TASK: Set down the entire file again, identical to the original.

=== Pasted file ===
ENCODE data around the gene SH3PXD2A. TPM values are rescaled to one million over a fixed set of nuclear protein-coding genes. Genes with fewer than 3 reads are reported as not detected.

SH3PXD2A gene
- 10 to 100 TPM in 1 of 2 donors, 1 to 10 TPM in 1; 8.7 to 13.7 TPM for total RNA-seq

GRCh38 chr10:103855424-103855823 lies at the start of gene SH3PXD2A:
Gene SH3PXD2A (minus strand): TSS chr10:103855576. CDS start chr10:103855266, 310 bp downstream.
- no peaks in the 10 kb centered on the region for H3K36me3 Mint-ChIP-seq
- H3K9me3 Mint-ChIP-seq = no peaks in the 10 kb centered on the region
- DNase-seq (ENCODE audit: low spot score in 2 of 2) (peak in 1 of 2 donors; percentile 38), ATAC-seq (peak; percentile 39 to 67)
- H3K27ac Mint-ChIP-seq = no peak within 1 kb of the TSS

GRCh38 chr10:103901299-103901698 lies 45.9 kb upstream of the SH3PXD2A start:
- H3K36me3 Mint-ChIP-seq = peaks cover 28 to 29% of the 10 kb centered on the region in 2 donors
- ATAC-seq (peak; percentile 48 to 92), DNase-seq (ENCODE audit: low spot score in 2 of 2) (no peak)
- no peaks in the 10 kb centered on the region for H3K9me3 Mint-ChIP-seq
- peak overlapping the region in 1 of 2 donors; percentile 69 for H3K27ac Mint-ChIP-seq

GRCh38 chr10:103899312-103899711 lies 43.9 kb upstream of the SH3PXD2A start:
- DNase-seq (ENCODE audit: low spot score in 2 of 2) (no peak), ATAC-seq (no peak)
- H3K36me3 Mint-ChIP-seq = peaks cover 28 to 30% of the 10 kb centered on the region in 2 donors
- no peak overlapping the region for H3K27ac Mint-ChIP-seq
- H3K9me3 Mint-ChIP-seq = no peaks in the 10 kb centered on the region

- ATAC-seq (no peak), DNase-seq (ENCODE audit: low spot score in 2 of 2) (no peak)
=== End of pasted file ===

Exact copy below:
ENCODE data around the gene SH3PXD2A. TPM values are rescaled to one million over a fixed set of nuclear protein-coding genes. Genes with fewer than 3 reads are reported as not detected.

SH3PXD2A gene
- 10 to 100 TPM in 1 of 2 donors, 1 to 10 TPM in 1; 8.7 to 13.7 TPM for total RNA-seq

GRCh38 chr10:103855424-103855823 lies at the start of gene SH3PXD2A:
Gene SH3PXD2A (minus strand): TSS chr10:103855576. CDS start chr10:103855266, 310 bp downstream.
- no peaks in the 10 kb centered on the region for H3K36me3 Mint-ChIP-seq
- H3K9me3 Mint-ChIP-seq = no peaks in the 10 kb centered on the region
- DNase-seq (ENCODE audit: low spot score in 2 of 2) (peak in 1 of 2 donors; percentile 38), ATAC-seq (peak; percentile 39 to 67)
- H3K27ac Mint-ChIP-seq = no peak within 1 kb of the TSS

GRCh38 chr10:103901299-103901698 lies 45.9 kb upstream of the SH3PXD2A start:
- H3K36me3 Mint-ChIP-seq = peaks cover 28 to 29% of the 10 kb centered on the region in 2 donors
- ATAC-seq (peak; percentile 48 to 92), DNase-seq (ENCODE audit: low spot score in 2 of 2) (no peak)
- no peaks in the 10 kb centered on the region for H3K9me3 Mint-ChIP-seq
- peak overlapping the region in 1 of 2 donors; percentile 69 for H3K27ac Mint-ChIP-seq

GRCh38 chr10:103899312-103899711 lies 43.9 kb upstream of the SH3PXD2A start:
- DNase-seq (ENCODE audit: low spot score in 2 of 2) (no peak), ATAC-seq (no peak)
- H3K36me3 Mint-ChIP-seq = peaks cover 28 to 30% of the 10 kb centered on the region in 2 donors
- no peak overlapping the region for H3K27ac Mint-ChIP-seq
- H3K9me3 Mint-ChIP-seq = no peaks in the 10 kb centered on the region

- ATAC-seq (no peak), DNase-seq (ENCODE audit: low spot score in 2 of 2) (no peak)